Adenomyosis and Fertility

This model of the uterus and ovaries shows common uterine problems, including endometriosis, adhesions, fibroids and cysts, but adenomyosis is rarely represented on such models, perhaps because the cause of the condition is not fully understood.
This model of the uterus and ovaries shows common uterine problems, including endometriosis, adhesions, fibroids and cysts, but adenomyosis is rarely represented on such models, perhaps because the cause of the condition is not fully understood.

When you want to get pregnant, every month that passes without a positive pregnancy test can seem like a lifetime. After all, more than 6 million American women get pregnant every year, so what's the problem [source: National Vital Statistics System]? The culprit is often impaired fertility, and one out of every six couples trying to get pregnant has trouble conceiving after a year of unprotected sex. About half of those couples will go on to conceive the old-fashioned way or with very minimal help, but the other half? The other half may find themselves struggling with conception or with carrying a pregnancy to term; these couples may need more testing and advanced fertility treatments [source: Taylor].

Fertility problems might manifest for a variety of reasons in both women and men, from health problems such as hormonal imbalances to habits such as smoking. Age is an important factor, as is diet and weight. But sometimes the reason why a woman can't get pregnant or isn't successful carrying a pregnancy to term has no explanation -- as many as 20 percent of couples with fertility problems never know the cause [source: Newton-Wellesley Hospital].


And then there are conditions that may or may not affect your fertility. One of those is adenomyosis.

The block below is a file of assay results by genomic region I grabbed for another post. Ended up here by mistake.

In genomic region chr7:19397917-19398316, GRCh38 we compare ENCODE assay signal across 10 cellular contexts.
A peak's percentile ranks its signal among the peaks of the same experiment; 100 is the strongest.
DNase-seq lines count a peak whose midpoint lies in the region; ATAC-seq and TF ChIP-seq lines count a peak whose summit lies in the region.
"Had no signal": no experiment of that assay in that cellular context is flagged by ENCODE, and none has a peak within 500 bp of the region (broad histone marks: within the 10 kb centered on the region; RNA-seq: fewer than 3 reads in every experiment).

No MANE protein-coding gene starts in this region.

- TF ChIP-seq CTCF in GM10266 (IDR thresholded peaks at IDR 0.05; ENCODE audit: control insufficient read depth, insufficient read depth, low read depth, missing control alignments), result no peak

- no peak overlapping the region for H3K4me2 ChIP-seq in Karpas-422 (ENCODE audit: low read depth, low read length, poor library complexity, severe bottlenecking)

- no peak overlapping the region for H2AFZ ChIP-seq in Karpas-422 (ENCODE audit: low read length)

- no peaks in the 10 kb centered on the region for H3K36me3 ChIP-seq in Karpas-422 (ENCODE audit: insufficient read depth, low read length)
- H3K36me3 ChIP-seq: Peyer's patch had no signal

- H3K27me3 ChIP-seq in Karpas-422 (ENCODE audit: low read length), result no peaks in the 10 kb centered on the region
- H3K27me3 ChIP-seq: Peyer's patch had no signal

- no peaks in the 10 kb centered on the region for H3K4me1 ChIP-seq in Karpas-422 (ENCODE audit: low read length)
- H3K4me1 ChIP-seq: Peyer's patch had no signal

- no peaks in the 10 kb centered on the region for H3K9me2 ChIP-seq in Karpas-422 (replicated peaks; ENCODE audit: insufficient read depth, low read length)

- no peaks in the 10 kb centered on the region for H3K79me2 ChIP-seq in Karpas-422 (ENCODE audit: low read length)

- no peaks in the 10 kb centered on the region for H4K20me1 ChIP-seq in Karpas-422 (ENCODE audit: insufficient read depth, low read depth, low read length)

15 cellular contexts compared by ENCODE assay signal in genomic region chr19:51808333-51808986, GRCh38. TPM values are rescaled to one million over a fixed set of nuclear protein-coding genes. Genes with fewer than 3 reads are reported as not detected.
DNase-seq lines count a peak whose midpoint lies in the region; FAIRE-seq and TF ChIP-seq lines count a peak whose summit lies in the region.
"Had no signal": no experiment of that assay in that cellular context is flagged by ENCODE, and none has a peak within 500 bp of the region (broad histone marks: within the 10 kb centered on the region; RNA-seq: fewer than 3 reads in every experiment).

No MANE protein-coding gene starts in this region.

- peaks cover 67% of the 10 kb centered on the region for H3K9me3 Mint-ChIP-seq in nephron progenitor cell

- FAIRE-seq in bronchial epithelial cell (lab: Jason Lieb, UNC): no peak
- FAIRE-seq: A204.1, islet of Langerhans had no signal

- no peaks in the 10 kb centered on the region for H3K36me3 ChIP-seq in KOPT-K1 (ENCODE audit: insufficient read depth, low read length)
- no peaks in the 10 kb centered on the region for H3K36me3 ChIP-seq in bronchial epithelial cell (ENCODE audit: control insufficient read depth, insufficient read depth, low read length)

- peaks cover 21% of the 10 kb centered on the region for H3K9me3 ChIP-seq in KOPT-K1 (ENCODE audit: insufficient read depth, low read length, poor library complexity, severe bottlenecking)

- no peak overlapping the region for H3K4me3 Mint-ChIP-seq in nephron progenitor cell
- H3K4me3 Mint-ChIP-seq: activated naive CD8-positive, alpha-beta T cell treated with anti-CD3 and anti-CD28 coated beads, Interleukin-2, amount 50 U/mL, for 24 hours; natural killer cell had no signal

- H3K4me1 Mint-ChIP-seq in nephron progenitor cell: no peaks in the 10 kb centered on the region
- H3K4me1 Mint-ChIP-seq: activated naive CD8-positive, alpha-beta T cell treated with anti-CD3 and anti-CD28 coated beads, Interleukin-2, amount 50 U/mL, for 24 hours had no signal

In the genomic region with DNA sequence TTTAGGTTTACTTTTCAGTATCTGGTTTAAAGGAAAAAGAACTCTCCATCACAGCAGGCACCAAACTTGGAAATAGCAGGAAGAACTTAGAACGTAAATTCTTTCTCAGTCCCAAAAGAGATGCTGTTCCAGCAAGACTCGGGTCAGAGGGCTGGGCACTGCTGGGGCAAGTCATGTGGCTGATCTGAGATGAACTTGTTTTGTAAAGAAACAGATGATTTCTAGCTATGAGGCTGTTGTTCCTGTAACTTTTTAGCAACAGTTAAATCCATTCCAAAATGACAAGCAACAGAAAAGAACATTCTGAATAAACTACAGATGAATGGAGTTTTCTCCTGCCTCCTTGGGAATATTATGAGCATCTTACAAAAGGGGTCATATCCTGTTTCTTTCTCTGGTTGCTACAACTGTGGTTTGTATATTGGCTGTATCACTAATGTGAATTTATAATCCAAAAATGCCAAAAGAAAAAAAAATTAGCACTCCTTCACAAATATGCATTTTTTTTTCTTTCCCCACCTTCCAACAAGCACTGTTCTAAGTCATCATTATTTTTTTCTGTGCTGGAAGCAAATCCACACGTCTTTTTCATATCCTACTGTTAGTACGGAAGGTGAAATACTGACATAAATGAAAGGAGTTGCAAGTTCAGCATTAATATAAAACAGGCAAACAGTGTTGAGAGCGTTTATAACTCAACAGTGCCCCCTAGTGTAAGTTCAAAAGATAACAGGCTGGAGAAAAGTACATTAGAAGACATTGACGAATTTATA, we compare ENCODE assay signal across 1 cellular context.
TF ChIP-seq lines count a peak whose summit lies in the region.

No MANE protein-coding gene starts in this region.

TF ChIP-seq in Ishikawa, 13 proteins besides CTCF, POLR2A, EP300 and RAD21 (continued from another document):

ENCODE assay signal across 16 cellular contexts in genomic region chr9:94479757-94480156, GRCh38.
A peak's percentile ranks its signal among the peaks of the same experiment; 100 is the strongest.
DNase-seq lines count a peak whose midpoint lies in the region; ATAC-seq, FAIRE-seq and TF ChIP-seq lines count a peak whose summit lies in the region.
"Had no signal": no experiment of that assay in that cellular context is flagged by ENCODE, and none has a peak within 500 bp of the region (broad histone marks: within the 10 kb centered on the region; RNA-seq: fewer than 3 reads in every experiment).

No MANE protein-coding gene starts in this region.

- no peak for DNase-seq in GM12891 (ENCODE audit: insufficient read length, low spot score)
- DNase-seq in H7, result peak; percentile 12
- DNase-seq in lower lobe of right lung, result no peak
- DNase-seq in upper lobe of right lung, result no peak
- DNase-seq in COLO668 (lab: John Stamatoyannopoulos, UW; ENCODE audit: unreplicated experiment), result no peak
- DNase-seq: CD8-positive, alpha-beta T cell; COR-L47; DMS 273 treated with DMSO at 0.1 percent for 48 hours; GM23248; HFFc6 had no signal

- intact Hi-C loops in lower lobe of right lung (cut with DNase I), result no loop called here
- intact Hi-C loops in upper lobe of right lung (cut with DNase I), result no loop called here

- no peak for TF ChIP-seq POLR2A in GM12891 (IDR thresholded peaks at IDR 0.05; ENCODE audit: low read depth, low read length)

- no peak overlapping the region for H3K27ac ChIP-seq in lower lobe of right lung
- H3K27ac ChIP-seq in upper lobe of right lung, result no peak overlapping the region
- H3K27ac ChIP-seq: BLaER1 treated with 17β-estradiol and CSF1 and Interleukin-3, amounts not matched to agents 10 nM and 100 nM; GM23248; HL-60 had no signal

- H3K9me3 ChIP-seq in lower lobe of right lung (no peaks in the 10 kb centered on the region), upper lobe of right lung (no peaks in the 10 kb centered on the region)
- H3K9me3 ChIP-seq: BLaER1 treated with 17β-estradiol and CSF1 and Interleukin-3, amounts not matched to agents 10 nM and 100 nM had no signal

Adenomyosis is what's called a structural gynecological disorder, just as fibroids, polyps and endometriosis are structural disorders (opposed to hormonal imbalance or inflammation) that could affect the reproductive system. It affects the endometrial cells in the lining of the uterus and the muscular layer of the uterine wall.

In theory, adenomyosis is a condition that can affect a woman's fertility if it develops during her childbearing years, but research is still preliminary, and questions about the impact of the condition on conception rates and pregnancy risks currently remain unanswered. Let's dive a little deeper into the cause and symptoms of adenomyosis.


How Adenomyosis Affects Fertility

When adenomyosis strikes, here's what's going on: A woman's uterus is lined with endometrial tissue (called the endometrium), and when a woman has adenomyosis, her endometrium is growing in the wrong place -- into the muscular layer of the uterine wall (called the myometrium). This abnormal growth may cause heavy menstrual bleeding (sometimes with blood clots called menorrhagia), pelvic pain, painful menstruation and severe menstrual cramps (called dysmenorrhea) and painful sex, as well as vaginal bleeding between menstrual cycles [source: Mayo Clinic]. Sometimes, the condition causes an abnormal mass called an adenomyoma to grow in the uterus. And yet, some women have mild symptoms such as tenderness or bloating in the pelvic region, and as many as 35 percent of those affected actually don't seem to have any apparent symptoms at all [source: Levgur].

And the cause behind the condition? Here's where things begin to get a little fuzzy.


Women who have gone through childbirth seem to be at a higher risk for developing adenomyosis, possibly due to inflammation in the lining of the uterus after giving birth. The risk also appears to increase for women who have given birth via cesarean section (c-section), terminated a pregnancy, undergone fibroid removal or had any other type of uterine surgery.